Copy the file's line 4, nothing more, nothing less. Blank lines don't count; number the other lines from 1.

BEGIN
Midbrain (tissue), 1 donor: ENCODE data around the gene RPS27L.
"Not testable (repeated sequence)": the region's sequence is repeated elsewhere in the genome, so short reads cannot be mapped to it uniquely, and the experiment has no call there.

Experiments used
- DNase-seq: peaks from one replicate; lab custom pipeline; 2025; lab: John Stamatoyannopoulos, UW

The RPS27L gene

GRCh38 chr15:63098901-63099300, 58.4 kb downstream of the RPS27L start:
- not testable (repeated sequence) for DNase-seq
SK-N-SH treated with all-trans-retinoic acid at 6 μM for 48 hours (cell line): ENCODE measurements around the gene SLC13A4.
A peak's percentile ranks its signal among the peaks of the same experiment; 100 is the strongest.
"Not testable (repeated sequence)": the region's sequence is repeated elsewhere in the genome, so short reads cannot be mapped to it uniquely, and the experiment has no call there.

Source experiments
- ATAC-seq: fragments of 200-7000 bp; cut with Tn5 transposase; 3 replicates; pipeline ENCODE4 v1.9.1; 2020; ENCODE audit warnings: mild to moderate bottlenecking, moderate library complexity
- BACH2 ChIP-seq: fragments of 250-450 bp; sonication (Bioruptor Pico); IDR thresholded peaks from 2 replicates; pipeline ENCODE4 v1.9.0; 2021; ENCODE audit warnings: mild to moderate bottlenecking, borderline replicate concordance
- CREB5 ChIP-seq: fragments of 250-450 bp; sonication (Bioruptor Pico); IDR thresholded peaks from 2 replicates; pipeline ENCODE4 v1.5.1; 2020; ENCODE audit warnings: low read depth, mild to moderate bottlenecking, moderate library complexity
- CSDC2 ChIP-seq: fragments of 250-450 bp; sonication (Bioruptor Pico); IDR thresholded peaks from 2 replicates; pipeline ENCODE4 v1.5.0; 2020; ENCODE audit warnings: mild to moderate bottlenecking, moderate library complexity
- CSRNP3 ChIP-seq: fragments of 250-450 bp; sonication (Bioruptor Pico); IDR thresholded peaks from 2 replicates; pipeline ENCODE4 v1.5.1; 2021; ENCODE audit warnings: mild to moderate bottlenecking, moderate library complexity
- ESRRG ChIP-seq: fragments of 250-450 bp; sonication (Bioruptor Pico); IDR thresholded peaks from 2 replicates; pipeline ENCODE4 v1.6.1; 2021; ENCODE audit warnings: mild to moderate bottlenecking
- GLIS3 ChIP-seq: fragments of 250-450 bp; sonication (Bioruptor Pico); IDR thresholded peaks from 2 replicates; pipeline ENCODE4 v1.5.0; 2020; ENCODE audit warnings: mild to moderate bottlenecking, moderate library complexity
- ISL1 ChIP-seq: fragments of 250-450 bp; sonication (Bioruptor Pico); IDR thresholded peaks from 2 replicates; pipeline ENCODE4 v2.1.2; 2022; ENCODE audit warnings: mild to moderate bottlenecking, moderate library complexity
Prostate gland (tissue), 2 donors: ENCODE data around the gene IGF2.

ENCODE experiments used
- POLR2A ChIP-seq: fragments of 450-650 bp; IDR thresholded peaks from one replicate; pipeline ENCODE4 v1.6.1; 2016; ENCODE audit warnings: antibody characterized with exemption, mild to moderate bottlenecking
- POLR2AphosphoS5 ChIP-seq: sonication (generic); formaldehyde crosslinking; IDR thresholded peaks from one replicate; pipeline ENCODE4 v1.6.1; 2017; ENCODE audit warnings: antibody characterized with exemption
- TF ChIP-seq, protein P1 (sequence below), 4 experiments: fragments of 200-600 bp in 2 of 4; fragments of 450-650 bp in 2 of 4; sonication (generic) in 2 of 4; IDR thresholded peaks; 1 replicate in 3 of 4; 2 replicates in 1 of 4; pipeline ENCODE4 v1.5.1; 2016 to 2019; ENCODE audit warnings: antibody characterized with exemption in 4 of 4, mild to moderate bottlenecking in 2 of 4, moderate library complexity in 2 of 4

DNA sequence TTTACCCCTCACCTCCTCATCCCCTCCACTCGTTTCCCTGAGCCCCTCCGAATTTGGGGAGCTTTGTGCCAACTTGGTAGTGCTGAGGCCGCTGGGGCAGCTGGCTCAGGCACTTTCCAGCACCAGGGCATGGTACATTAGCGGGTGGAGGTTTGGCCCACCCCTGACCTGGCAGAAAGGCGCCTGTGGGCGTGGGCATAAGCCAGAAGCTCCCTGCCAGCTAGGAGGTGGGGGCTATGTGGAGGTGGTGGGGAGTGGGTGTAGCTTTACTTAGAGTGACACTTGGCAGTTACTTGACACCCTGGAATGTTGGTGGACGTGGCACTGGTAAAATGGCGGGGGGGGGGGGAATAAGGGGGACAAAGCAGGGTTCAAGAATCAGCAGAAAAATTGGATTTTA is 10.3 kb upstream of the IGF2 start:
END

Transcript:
- DNase-seq: peaks from one replicate; lab custom pipeline; 2025; lab: John Stamatoyannopoulos, UW